147

causality The assumption that a correlation indicates a causal relationship between the two variables.

directionality The inference made with respect to the direction of a causal relationship between two variables.

148

■■

CHAPTER 6

their eye movements become smoother (Olson & Forsberg, 1993). Because of the errors of assuming causality and directionality, many children never received the appropriate training to improve their reading ability.

The Third-Variable Problem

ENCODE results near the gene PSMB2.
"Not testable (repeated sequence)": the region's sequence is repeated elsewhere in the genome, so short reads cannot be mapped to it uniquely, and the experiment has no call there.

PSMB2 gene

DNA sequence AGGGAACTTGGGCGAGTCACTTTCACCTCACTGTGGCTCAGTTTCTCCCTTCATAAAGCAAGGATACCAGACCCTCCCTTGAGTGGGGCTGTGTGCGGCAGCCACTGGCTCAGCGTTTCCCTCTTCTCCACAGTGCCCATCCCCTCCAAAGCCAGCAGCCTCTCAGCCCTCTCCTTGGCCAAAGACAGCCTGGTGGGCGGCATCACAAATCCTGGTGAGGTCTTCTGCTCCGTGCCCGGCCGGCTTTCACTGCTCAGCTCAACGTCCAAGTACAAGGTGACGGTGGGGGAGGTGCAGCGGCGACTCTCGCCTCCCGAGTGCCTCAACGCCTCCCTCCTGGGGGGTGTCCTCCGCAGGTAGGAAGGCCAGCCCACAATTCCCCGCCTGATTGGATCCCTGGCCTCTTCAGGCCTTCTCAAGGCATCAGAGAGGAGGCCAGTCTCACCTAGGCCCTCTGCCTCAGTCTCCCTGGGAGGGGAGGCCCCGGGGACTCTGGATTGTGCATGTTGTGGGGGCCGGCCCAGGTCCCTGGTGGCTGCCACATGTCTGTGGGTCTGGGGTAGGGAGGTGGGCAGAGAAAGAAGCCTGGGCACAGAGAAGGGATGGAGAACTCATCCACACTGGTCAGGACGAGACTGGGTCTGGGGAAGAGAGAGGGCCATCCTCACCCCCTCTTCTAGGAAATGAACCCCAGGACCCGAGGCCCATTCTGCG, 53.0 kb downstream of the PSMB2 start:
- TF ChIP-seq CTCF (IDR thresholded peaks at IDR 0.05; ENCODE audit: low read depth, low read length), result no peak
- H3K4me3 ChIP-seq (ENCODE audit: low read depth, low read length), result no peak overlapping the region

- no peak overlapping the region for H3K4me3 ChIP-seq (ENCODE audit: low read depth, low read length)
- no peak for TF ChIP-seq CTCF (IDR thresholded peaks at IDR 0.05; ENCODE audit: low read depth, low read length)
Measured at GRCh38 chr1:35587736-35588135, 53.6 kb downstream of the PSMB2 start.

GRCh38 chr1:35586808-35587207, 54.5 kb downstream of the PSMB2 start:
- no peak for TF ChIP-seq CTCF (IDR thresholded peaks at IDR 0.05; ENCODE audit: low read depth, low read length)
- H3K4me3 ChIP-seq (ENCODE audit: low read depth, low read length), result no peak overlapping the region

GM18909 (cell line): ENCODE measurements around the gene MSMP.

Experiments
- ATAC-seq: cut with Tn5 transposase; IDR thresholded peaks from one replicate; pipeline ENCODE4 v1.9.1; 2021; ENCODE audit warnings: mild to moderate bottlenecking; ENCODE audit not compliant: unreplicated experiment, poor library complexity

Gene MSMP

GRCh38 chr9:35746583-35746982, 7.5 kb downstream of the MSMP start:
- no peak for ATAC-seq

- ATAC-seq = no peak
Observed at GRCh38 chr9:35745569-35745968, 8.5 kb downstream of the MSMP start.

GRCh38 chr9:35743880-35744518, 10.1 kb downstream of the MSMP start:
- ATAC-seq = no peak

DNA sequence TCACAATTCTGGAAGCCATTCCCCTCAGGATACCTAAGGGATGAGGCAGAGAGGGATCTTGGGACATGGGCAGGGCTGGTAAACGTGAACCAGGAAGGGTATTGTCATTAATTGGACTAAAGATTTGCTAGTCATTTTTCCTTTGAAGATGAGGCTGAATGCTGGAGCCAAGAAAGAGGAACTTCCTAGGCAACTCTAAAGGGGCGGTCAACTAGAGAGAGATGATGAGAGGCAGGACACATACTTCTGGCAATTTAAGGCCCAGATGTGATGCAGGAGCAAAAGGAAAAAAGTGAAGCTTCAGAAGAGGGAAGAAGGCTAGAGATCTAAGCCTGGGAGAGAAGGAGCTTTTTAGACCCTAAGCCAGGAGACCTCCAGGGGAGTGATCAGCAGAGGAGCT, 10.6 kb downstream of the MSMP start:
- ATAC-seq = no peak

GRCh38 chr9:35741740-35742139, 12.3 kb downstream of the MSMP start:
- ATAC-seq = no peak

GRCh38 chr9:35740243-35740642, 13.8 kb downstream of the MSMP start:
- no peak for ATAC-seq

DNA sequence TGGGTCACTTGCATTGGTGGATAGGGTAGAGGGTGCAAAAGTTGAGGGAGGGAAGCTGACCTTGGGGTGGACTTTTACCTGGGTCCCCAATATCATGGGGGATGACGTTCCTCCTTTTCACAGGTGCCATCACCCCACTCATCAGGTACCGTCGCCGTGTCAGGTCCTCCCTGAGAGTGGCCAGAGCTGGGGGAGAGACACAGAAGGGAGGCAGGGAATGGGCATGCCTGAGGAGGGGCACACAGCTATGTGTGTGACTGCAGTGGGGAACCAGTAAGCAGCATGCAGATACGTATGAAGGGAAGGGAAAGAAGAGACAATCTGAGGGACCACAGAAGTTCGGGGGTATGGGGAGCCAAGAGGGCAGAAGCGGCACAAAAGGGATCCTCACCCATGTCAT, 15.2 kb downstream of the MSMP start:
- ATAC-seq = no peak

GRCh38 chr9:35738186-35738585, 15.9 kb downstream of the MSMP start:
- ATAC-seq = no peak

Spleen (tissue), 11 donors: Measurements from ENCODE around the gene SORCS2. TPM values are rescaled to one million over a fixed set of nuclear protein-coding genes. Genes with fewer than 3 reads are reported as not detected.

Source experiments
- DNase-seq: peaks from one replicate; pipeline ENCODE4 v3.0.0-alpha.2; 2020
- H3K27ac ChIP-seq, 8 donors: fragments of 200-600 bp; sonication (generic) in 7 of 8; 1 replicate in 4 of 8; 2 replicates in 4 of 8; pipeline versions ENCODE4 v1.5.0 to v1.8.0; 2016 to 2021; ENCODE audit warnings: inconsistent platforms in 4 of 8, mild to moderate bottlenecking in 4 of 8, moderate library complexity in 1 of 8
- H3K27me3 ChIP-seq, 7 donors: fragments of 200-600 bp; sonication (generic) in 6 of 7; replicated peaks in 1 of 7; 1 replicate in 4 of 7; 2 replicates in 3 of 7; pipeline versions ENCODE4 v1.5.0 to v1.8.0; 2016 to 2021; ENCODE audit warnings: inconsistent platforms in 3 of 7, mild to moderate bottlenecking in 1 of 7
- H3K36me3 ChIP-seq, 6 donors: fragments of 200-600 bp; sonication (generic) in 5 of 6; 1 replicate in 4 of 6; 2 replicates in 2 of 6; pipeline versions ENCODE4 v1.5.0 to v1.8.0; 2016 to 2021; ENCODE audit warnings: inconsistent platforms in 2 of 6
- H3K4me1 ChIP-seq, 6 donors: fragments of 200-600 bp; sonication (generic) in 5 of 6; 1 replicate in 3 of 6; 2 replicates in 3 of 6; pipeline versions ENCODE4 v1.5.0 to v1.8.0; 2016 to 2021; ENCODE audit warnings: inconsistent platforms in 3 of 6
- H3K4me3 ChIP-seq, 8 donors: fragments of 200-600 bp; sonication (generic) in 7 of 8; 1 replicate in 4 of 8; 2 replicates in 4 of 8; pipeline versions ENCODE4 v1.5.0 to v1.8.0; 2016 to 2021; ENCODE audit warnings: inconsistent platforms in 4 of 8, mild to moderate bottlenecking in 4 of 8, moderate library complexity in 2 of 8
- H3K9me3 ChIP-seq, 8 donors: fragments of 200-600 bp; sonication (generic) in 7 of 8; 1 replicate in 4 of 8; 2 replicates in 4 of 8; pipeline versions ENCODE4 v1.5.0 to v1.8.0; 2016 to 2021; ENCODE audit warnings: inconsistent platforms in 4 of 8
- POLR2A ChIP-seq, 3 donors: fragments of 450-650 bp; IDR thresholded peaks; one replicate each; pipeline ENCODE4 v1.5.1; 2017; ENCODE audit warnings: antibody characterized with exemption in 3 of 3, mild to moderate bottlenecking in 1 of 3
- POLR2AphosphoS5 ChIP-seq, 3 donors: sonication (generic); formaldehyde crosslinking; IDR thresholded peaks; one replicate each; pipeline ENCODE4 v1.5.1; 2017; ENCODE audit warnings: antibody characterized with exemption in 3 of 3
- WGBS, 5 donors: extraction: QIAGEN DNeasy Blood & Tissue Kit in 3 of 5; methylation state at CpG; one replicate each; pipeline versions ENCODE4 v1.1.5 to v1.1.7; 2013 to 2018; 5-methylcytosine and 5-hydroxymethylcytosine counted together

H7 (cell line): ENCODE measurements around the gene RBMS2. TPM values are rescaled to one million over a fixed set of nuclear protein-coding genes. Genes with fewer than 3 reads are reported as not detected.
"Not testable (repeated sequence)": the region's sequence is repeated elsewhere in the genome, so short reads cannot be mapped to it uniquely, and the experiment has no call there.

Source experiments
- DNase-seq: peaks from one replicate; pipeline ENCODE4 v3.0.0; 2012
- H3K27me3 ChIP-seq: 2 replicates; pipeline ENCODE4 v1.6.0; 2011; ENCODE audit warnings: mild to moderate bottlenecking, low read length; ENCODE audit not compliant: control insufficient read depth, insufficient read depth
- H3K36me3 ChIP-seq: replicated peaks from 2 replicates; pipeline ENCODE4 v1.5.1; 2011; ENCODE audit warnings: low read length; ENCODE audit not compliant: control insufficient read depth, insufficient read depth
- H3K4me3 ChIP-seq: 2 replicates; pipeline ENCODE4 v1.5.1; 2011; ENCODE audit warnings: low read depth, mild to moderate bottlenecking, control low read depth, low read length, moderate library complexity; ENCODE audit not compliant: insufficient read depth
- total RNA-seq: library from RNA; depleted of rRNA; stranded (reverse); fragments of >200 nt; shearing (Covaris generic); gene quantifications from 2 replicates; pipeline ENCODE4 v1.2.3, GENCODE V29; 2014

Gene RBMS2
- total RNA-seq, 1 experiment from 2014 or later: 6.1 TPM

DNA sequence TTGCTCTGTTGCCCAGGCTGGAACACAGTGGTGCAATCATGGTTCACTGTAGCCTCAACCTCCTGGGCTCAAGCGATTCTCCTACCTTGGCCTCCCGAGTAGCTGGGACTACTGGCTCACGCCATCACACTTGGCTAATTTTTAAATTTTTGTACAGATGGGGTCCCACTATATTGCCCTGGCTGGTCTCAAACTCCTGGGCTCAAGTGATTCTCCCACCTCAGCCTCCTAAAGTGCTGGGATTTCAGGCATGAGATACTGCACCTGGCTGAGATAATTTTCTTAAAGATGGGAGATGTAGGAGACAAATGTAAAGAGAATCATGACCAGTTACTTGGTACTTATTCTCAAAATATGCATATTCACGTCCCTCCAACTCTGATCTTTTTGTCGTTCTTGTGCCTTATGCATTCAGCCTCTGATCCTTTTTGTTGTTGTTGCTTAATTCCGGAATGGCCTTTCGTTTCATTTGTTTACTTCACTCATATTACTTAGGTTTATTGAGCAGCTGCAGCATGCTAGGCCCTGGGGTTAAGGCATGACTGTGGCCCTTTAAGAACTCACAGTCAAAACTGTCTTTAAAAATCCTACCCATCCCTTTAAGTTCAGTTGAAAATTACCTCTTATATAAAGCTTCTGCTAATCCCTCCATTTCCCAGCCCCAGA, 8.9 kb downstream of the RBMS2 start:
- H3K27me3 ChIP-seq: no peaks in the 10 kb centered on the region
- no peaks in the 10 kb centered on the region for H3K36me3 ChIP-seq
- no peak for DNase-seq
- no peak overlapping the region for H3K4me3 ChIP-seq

third-variable problem The problem of a correlation between two variables being dependent on another (third) variable.

partial correlation A correlational technique that involves measuring three variables and then statistically removing the effect of the third variable from the correlation of the remaining two variables.